3

Should-be simple Perl construction is not behaving as I expect.

The @closest array holds strings of the form "NNN-NNN". I am trying to find the first array element where the initial "NNN" matches a specific value.

Since I have declared $compoundKey outside the loop, I expect it to be persistent. The loop behaves as expected, exiting when I get a match. However, after the code exits the loop, the $compoundKey variable is empty. (See log output after code. I am looking for "83". The matched element is not the last element in the array.)

    my $compoundKey;
    foreach $compoundKey (@closest)
    {
        logentry("In loop compoundKey is $compoundKey\n");
        last if ($compoundKey =~ /^$RID/);   
    }
    logentry("Outside loop compoundKey is $compoundKey\n");

Log file:

    2019-02-27 18:15:26: In loop compoundKey is 90-1287
    2019-02-27 18:15:26: In loop compoundKey is 86-1223
    2019-02-27 18:15:26: In loop compoundKey is 86-1235
    2019-02-27 18:15:26: In loop compoundKey is 87-1316
    2019-02-27 18:15:26: In loop compoundKey is 89-1219
    2019-02-27 18:15:26: In loop compoundKey is 83-1224
    2019-02-27 18:15:26: Outside loop compoundKey is 

I assume I can fix this by doing an explicit assignment of a temporary loop variable to $compoundKey, but I'm still somewhat mystified. Is there some bug in my code that I am not seeing? Or does the "last" statement in Perl behave in a totally different way than "break" in C or Java?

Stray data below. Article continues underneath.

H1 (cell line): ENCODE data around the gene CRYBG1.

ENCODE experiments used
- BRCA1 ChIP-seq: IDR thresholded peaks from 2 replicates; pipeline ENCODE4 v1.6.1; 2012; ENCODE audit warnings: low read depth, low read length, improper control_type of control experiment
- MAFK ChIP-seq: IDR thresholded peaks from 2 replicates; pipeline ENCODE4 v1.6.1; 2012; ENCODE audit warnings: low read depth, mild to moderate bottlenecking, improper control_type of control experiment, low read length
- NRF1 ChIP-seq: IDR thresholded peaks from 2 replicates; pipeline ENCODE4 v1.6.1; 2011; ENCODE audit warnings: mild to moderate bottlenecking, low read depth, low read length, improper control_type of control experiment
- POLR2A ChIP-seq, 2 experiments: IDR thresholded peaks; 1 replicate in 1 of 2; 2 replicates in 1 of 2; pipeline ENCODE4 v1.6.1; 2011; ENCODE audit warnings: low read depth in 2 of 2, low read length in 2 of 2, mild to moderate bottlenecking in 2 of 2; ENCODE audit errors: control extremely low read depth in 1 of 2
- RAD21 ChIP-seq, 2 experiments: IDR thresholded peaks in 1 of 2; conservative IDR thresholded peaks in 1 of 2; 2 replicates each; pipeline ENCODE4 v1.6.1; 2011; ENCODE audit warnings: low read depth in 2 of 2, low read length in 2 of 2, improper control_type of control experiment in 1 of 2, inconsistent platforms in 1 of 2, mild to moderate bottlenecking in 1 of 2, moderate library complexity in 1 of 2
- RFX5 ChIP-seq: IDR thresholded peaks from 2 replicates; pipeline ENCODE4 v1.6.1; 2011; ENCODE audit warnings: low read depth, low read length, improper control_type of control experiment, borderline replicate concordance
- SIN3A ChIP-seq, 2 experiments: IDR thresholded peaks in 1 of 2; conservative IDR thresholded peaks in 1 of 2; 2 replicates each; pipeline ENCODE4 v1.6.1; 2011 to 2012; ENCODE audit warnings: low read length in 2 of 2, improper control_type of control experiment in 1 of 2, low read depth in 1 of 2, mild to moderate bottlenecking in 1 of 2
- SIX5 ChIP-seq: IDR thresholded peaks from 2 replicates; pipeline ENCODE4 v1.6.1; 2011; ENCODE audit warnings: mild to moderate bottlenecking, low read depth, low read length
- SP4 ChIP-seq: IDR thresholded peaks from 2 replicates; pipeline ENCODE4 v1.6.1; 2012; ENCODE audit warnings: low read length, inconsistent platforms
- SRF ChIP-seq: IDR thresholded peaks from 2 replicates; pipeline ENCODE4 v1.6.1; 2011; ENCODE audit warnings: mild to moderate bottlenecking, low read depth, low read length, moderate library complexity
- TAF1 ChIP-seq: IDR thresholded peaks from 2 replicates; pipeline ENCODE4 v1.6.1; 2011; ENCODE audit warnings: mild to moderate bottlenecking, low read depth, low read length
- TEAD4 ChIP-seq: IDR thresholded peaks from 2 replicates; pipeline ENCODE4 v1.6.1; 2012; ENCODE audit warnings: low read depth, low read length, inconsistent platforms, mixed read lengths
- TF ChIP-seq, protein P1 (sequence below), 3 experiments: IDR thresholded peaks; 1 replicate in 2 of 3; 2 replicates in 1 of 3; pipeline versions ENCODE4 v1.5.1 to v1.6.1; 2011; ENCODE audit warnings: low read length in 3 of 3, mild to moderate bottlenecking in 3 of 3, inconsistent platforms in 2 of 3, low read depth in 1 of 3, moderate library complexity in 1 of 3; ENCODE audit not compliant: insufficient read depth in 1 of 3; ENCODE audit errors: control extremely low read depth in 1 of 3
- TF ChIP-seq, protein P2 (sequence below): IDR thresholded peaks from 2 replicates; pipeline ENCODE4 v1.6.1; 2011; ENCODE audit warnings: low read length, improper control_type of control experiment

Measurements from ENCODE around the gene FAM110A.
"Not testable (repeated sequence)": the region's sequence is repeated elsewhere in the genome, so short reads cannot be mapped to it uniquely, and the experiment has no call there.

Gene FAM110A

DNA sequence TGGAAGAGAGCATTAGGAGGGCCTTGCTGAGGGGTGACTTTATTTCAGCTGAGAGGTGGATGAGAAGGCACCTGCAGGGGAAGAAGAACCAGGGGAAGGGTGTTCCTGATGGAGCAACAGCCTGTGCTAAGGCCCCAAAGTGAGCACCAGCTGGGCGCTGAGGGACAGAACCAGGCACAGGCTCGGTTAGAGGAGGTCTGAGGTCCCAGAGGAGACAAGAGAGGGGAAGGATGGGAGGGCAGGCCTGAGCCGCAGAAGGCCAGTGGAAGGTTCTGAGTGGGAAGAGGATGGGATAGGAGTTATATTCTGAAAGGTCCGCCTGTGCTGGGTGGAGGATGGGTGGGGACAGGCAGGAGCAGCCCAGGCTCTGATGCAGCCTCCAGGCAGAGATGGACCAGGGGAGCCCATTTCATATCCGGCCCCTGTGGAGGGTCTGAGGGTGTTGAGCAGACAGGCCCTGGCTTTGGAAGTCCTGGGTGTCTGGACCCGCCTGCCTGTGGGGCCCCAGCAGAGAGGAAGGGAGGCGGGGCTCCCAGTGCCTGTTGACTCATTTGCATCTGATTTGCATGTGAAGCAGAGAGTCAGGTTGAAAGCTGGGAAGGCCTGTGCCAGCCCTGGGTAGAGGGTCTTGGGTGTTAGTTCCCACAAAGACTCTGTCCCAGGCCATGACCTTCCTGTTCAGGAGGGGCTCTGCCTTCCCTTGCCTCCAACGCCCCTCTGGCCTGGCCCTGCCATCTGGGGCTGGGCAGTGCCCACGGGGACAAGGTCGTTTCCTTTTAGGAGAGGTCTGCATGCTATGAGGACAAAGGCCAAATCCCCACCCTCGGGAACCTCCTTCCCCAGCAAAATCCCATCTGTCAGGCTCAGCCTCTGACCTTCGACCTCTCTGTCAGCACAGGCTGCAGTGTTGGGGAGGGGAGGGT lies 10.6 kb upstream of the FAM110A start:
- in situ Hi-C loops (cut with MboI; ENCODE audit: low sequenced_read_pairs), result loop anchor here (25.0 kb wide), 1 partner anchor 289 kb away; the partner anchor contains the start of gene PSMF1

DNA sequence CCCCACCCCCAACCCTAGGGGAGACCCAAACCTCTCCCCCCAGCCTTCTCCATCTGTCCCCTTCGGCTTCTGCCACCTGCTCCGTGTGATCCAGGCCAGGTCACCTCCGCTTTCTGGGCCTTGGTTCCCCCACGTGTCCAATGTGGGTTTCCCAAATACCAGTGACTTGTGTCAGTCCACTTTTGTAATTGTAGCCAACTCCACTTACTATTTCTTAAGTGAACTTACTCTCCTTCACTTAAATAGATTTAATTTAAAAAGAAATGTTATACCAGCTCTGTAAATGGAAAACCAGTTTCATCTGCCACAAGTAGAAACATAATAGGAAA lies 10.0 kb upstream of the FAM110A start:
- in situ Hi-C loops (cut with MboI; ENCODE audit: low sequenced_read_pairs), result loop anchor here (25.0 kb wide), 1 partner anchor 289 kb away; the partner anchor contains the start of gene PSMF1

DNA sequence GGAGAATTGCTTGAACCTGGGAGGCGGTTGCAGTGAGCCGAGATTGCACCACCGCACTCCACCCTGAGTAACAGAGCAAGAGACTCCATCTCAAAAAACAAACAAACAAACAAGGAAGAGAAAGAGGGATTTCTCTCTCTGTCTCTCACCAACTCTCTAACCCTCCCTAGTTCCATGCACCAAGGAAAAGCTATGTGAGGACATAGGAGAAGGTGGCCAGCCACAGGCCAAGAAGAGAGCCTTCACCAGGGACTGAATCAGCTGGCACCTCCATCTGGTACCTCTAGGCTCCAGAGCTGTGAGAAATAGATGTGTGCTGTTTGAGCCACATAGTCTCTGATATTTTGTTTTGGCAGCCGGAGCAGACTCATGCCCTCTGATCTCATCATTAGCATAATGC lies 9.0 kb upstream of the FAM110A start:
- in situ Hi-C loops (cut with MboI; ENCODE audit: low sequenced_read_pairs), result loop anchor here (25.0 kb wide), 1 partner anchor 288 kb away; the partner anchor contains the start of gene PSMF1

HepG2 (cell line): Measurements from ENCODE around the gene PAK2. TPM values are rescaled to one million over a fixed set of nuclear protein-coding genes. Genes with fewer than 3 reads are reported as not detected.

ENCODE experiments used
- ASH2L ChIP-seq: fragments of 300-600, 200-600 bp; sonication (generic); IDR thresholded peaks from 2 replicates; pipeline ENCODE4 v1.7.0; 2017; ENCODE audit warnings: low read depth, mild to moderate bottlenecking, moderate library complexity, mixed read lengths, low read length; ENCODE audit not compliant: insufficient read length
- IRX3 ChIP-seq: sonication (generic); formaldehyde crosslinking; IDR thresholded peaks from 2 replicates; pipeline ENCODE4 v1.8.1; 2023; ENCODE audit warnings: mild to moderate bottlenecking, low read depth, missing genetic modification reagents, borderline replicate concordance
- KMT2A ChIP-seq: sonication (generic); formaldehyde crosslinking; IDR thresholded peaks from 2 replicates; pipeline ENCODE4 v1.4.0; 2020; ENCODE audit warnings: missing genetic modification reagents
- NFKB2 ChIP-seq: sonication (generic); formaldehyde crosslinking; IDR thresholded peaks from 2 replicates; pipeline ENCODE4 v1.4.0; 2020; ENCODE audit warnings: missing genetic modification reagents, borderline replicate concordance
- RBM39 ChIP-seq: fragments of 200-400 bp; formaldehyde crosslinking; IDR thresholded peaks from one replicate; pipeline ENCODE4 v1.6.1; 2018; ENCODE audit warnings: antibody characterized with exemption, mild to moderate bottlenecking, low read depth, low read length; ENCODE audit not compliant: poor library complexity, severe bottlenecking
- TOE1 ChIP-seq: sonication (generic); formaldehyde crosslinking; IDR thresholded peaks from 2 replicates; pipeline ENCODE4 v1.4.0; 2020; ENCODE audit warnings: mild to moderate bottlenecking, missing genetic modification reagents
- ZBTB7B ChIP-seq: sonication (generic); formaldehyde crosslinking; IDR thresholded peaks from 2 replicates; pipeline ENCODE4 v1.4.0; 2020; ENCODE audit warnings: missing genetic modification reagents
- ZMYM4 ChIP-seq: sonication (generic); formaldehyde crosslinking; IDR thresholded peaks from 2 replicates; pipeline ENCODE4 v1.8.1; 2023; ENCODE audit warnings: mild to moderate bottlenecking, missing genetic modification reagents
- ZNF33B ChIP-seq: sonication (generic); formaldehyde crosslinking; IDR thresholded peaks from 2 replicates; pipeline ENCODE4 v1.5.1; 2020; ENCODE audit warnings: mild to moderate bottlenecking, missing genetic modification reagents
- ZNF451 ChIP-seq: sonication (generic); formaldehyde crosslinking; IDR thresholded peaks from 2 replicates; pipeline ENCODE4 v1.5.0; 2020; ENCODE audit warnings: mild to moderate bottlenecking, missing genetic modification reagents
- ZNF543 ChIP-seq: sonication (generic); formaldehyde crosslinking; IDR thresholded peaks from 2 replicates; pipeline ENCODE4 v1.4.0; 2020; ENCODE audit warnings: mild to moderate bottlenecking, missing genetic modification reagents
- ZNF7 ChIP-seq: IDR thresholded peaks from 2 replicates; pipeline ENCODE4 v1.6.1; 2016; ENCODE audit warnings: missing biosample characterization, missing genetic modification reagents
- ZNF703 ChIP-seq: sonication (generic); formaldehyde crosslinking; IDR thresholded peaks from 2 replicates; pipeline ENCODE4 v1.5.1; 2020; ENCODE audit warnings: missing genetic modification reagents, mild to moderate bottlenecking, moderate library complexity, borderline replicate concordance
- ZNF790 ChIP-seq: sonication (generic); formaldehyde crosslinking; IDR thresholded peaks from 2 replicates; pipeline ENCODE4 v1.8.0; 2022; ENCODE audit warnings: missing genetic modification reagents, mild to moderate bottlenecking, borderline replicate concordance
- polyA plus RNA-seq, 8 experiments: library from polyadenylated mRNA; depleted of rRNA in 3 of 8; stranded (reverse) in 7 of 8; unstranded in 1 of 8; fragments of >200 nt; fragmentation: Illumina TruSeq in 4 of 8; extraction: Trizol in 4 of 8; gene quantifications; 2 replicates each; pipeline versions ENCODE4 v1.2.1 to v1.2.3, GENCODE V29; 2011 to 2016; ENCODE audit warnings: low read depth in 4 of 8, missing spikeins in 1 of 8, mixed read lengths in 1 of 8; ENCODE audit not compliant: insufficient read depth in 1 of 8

Thanks!

  • Of course I am using "strict". – Sally Goldin Feb 27 at 5:02
  • 1
    Also see List::MoreUtils with the whole range of its search methods, eg firstval and firstidx – zdim Feb 27 at 5:39
8

It's not the last statement, it's the foreach statement.

The foreach loop iterates over a normal list value and sets the scalar variable VAR to be each element of the list in turn. If the variable is preceded with the keyword my, then it is lexically scoped, and is therefore visible only within the loop. Otherwise, the variable is implicitly local to the loop and regains its former value upon exiting the loop. If the variable was previously declared with my, it uses that variable instead of the global one, but it's still localized to the loop. This implicit localization occurs only in a foreach loop. (Emphasis added).

  • Seems counter-intuitive, but I won't make this mistake again! – Sally Goldin Feb 27 at 9:12
  • The easiest way to avoid this problem is to always use loop-lexical iterators (foreach my $foo). Assign separately to a variable declared outside if you want to save a value. – Grinnz Feb 27 at 20:54

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